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Journal of Integrative Medicine ›› 2016, Vol. 14 ›› Issue (5): 380-388.doi: 10.1016/S2095-4964(16)60273-X

• Research Article • Previous Articles     Next Articles

Perceptions of traditional, complementary and alternative medicine among conventional healthcare practitioners in Accra, Ghana: Implications for integrative healthcare

Irene A. Kretchy1, Harry A. Okere1, Joseph Osafo2, Barima Afrane1, Joseph Sarkodie3, Philip Debrahd   

  1. a Department of Pharmacy Practice and Clinical Pharmacy, School of Pharmacy, College of Health Sciences, University of Ghana, Legon, Ghana 
    b Department of Psychology, School of Social Studies, College of Humanities, University of Ghana, Legon, Ghana 
    c Department of Pharmacognosy, School of Pharmacy, College of Health Sciences, University of Ghana, Legon, Ghana 
    d Department of Pharmaceutics and Microbiology, School of Pharmacy, College of Health Sciences, University of Ghana, Legon, Ghana
  • Received:2016-05-31 Accepted:2016-07-15 Online:2016-09-15 Published:2016-09-15
  • Contact: Irene A. Kretchy, PhD; E-mail: iakretchy@yahoo.com

Objective

Integrative medicine refers to ongoing efforts to combine the best of conventional and evidence-based complementary therapies. While this effort for collaboration is increasing, traditional complementary and alternative medicine (TM-CAM) remains poorly integrated into the current healthcare system of Ghana. At present, it is not clear if practitioners of mainstream medicine favor integrative medicine. The present study, therefore, sought to explore the perceptions of conventional healthcare professionals on integrative medicine.

Methods

A qualitative design composed of semi-structured interviews was conducted with 23 conventional healthcare professionals comprising pharmacists, physicians, nurses and dieticians from two quasi-government hospitals in Accra, Ghana.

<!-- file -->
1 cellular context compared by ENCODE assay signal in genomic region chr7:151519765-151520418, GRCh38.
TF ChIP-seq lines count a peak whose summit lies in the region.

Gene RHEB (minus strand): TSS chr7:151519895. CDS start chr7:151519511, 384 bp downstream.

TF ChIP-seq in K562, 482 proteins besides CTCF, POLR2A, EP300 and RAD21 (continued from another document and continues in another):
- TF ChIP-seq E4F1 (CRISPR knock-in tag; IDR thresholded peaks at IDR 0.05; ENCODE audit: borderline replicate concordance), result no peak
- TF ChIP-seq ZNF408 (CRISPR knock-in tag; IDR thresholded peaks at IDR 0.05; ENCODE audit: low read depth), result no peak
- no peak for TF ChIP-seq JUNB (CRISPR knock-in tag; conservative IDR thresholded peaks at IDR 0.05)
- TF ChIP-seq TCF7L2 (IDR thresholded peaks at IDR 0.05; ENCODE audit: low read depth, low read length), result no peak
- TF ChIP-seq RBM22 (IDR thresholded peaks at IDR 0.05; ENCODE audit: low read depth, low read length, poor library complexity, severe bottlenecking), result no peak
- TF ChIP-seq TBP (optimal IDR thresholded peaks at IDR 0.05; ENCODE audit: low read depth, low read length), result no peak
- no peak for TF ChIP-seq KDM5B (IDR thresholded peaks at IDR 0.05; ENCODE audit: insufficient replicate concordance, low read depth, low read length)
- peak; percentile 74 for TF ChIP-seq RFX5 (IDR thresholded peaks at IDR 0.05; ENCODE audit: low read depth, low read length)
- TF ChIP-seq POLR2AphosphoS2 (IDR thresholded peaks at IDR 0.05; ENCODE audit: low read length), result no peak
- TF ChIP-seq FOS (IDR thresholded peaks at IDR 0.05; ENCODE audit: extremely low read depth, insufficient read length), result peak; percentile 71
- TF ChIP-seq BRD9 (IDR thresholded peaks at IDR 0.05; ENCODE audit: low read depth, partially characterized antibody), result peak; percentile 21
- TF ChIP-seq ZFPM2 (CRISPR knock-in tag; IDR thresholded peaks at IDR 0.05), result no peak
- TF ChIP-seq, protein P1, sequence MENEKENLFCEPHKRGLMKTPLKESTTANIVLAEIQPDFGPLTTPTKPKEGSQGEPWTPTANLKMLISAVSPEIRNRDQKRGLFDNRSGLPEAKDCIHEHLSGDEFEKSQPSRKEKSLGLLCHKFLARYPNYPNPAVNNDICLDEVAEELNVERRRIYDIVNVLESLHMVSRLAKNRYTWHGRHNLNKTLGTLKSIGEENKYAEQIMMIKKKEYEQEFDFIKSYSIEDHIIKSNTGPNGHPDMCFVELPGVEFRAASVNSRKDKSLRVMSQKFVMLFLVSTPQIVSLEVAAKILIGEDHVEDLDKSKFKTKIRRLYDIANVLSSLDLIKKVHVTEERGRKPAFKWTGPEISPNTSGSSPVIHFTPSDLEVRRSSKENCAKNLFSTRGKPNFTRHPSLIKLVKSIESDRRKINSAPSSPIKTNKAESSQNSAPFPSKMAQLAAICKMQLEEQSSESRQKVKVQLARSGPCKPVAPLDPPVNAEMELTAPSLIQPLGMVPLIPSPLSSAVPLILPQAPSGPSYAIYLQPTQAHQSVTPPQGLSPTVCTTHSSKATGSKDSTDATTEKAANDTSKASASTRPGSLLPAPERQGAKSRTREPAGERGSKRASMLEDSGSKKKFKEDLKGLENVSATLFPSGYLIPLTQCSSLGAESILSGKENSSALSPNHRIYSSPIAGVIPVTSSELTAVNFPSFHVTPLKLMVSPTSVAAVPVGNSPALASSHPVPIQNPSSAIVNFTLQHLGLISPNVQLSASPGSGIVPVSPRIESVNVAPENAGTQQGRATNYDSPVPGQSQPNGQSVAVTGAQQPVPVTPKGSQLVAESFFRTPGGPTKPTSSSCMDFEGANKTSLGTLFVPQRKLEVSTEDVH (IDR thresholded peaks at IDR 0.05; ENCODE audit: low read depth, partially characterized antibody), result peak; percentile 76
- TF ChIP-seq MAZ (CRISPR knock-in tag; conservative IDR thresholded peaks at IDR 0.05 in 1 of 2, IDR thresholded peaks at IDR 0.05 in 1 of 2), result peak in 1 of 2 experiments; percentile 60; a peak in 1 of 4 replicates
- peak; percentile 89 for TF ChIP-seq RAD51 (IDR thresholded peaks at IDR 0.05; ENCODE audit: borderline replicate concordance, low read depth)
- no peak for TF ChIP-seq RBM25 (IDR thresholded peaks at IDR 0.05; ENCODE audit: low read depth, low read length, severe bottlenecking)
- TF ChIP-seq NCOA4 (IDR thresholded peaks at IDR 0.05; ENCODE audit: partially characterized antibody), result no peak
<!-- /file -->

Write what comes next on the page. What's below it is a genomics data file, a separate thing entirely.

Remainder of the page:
Results

Participants' knowledge of TM-CAM was low, and although they perceived alternative medicine as important to current conventional healthcare in Ghana, they expressed anxieties about the potential negative effects of the use of TM-CAM. This paradox was found to account for the low levels of use among these professionals, as well as the low level of recommendation to their patients. The practitioners surveyed recommended that alternative medicine could be integrated into mainstream allopathic healthcare in Ghana through improving knowledge, training as well as addressing concerns of safety and efficacy. These findings are discussed under the themes: the knowledge gap, the paradox of TM-CAM, experience of use and prescription, and guided integration. We did not observe any differences in views among the participants.

Conclusion

The conventional healthcare professionals were ready to accept the idea of integrative medicine based on knowledge of widespread use and the potential role of TM-CAM products and practices in improving healthcare delivery in the country. However, to achieve an institutional integration, practitioners' understanding of TM-CAM must be improved, with specific attention to issues of safety, regulation and evidence-based practice of TM-CAM products and services in Ghana.

Key words: Perceptions, Integrative medicine, Medicine, Traditional, Complementary therapies, Healthcare qualitative research, Ghana

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